Effects of Suboxone Use
Learning the effects of suboxone and what makes suboxone unsafe and understanding the risks of detoxing can spare you from serious risks. A drug with short-term benefits can have long-term risks. Suboxone is one such substance that users should recognize its potential for becoming harmful.
What is Suboxone?
Suboxone contains both buprenorphine and naloxone and is used by placing it under the tongue where it dissolves. Buprenorphine helps lessen symptoms of opiate withdrawal during detox. Its effects, including euphoria and respiratory depression, are similar to other opiates, yet the drug is milder than methadone. Naloxone is typically used to help with the recovery process after an overdose of opiates. When combined, this pair blocks withdrawal symptoms and provides a milder version of euphoria.
Suboxone’s Value Short-Term
For someone with severe opioid cravings in detox, suboxone provides some short-term value. It reduces cravings, provides some pain relief, and gives a person a mild sense of euphoria. As a long-acting opioid, its effects also last up to several days. Medications with a slower release reduce the appearance of adverse side effects.
Suboxone Side Effects
Although there is value to short-term use, suboxone can produce unpleasant side effects. They include constipation, nausea and vomiting, and fever. A person taking suboxone also may experience aching muscles, insomnia, and a feeling of irritability.
The Cons of Long-Term Suboxone Use
Suboxone is not intended to be a long-term solution to end substance use. Instead, it’s one tool used in detox facilities to transition a person away from opioid misuse. The use of suboxone in a long-term manner becomes a greater health risk for several reasons..
Overdose is one outcome of using suboxone for a long time. Increasing the amount used to achieve the same effect is one cause of an overdose. Another is mixing suboxone use with other substances, including alcohol or benzodiazepines, the effects of mixing suboxone with other drugs can be deadly.
Long-term users of suboxone face the risk of developing hepatitis. This condition is an inflammation of the liver, often caused by medications. Among its severe side effects are dark urine, jaundice, lack of appetite, light-colored stools, and nausea.
Allergic reactions can develop with the long-term use of suboxone as the body becomes saturated with it. Signs of a suboxone allergy include itching, hives, and severe rashes. A more severe body response is anaphylactic shock, that can be deadly if left untreated.
High serotonin levels building up in the body can lead to issues, too. Serotonin syndrome appears in physical signs, including agitation, dilated pupils, diarrhea, increased body temperature, increased reflexes, sweating, and tremors. It’s potentially life-threatening as well.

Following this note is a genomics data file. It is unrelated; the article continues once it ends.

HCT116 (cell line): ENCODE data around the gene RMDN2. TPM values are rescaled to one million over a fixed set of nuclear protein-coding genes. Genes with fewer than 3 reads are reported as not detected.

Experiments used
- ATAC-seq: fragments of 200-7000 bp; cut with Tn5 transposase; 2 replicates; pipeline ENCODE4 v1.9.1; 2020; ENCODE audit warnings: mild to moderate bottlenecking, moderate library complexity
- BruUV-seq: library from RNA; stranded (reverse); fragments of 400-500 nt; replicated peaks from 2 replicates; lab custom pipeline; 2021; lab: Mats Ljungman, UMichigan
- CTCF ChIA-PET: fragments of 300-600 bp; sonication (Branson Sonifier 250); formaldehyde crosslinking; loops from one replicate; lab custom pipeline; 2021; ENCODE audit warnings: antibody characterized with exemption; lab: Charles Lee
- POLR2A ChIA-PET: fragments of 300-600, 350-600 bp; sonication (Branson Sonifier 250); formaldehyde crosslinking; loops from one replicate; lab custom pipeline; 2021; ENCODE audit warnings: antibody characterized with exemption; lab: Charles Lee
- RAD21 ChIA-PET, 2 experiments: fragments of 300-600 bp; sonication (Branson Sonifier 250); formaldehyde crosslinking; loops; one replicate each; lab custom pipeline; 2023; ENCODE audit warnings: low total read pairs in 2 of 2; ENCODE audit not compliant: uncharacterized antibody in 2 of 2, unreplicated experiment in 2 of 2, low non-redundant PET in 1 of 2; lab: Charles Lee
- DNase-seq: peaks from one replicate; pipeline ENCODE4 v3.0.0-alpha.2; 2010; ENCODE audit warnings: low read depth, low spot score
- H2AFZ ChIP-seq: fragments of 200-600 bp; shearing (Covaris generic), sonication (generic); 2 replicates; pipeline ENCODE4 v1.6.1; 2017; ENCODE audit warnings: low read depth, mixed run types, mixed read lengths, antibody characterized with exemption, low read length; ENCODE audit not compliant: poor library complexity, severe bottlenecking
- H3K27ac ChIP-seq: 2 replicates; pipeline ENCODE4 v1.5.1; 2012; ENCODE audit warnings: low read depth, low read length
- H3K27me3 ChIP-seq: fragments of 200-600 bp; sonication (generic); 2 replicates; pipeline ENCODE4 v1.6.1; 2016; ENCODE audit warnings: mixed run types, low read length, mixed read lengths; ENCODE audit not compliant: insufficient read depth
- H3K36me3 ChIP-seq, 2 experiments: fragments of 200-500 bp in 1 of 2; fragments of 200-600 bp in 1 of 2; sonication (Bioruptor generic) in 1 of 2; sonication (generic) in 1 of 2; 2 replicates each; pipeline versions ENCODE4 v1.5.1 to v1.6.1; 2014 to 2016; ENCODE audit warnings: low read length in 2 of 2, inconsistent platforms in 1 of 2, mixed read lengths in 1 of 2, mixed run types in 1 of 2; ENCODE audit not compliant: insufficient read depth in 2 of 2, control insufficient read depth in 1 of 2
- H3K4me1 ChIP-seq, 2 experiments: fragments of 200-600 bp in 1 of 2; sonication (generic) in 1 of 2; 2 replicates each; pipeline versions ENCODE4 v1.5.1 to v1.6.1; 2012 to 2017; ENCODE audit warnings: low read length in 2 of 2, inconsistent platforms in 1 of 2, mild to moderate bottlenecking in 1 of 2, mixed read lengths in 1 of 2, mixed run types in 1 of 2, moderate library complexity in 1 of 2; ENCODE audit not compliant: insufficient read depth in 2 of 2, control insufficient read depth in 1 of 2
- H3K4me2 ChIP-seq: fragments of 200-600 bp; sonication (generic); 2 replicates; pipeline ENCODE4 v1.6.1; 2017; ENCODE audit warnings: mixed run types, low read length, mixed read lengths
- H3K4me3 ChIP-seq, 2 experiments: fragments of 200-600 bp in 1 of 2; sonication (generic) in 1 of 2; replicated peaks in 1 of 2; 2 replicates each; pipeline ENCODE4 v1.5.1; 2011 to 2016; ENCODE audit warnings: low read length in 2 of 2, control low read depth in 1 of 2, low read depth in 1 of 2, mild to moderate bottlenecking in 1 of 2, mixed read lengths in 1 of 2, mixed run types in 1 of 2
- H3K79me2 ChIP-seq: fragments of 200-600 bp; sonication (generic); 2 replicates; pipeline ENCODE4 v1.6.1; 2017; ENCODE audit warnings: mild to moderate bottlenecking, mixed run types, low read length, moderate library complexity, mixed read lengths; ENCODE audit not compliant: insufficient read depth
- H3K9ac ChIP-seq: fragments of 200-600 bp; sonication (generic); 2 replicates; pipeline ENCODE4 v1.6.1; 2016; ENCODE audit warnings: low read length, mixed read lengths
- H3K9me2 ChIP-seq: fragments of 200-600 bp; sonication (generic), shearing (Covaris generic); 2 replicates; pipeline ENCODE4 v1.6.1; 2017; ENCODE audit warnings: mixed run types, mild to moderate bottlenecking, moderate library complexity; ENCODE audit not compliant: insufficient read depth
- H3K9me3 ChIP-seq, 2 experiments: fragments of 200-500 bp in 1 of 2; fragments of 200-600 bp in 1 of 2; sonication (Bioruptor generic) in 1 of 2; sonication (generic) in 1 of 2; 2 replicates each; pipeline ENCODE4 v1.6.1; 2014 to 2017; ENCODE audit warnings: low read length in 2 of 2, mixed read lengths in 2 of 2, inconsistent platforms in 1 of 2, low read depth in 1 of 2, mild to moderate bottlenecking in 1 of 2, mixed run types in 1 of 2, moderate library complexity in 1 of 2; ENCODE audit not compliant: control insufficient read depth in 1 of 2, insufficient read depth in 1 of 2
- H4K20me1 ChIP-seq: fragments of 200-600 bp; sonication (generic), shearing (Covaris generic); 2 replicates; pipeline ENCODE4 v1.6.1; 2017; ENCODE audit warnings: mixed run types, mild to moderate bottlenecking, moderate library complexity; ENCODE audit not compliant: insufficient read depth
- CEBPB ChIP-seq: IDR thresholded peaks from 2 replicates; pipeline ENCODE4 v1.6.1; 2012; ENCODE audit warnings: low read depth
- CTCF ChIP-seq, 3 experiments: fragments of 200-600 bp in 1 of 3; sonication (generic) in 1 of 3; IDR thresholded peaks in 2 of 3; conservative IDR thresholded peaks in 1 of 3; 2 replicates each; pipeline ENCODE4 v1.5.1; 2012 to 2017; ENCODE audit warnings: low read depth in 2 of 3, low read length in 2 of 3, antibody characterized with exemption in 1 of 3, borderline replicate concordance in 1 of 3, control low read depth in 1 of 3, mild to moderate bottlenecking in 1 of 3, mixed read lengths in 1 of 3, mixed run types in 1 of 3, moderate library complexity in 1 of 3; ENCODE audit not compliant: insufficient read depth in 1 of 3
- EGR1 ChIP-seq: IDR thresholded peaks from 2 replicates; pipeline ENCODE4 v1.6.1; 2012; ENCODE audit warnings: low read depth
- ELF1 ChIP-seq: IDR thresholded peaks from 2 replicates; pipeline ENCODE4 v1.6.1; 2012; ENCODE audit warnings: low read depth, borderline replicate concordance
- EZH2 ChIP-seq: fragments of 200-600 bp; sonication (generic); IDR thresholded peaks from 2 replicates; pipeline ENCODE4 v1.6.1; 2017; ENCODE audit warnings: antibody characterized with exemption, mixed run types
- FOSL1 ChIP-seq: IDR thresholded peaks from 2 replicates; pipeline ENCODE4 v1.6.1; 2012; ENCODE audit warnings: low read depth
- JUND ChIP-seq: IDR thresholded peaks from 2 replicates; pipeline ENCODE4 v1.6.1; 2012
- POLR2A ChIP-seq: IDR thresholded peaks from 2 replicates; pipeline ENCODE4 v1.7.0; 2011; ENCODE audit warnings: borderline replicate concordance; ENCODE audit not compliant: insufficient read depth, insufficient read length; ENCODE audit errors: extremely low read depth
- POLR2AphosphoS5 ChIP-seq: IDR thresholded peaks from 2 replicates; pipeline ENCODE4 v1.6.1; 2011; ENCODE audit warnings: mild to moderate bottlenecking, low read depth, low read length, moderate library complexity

One outcome of long-term suboxone use affects men primarily. As the result of androgen insufficiency, a male suboxone user will experience decreased sexual desire, a loss of muscle mass and bone density, lower energy levels, and a change in psychological well-being. Men may also notice a difference in the distribution of body fat.
Tapering Off Suboxone
Tapering off suboxone should be done under the care of a medical professional. The daily dosage can be reduced steadily until a person reaches a point where no more suboxone is taken. Without time to taper off its use, quitting suddenly will lead to a wide variety of uncomfortable and potentially harmful withdrawal symptoms.
Quitting suboxone use suddenly can set a wide variety of withdrawal symptoms in motion. Symptoms peak in severity in the first 72 hours. Withdrawal symptoms within a week may include body aches and pains, insomnia, and mood swings. Discomfort such as cravings and health risks such as depression can linger for as long as a month.
Suboxone Withdrawal Symptoms
- Concentration difficulties
- Digestive distress
- Drug cravings
- Muscle aches/Body Aches
Suboxone Detox is Safe and Sensible
Safely quitting suboxone is possible through medical detox. In a detox facility, a patient can be monitored round-the-clock while withdrawal symptoms are managed. In addition, detox for co-occurring substance use disorders, including alcohol or benzodiazepines, can happen at the same time.
Restored Path’s Solution
Restored Path Detox is DFW’s premier location for sophisticated medical detox. Conveniently located in Frisco, we provide a safe sanctuary for healing that is also a state-of-the-art detoxification facility for a wide range of substances. Our compassionate physicians and therapists want you to get well and are committed to removing any existing barriers to your care. Restored Path’s team of board-certified physicians and highly qualified RNs have extensive critical care experience and are available to monitor your detox program 24 hours a day, seven days a week.
If you or a loved one are struggling with drug or alcohol use, call us today and take your first step towards recovery: 561-841-1268.